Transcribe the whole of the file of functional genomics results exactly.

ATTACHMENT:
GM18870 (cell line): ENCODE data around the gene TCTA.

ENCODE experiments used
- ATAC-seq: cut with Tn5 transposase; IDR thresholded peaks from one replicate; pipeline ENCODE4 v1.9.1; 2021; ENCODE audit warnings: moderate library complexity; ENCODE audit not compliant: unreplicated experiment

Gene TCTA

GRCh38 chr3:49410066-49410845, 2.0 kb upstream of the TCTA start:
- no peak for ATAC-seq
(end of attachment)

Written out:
GM18870 (cell line): ENCODE data around the gene TCTA.

ENCODE experiments used
- ATAC-seq: cut with Tn5 transposase; IDR thresholded peaks from one replicate; pipeline ENCODE4 v1.9.1; 2021; ENCODE audit warnings: moderate library complexity; ENCODE audit not compliant: unreplicated experiment

Gene TCTA

GRCh38 chr3:49410066-49410845, 2.0 kb upstream of the TCTA start:
- no peak for ATAC-seq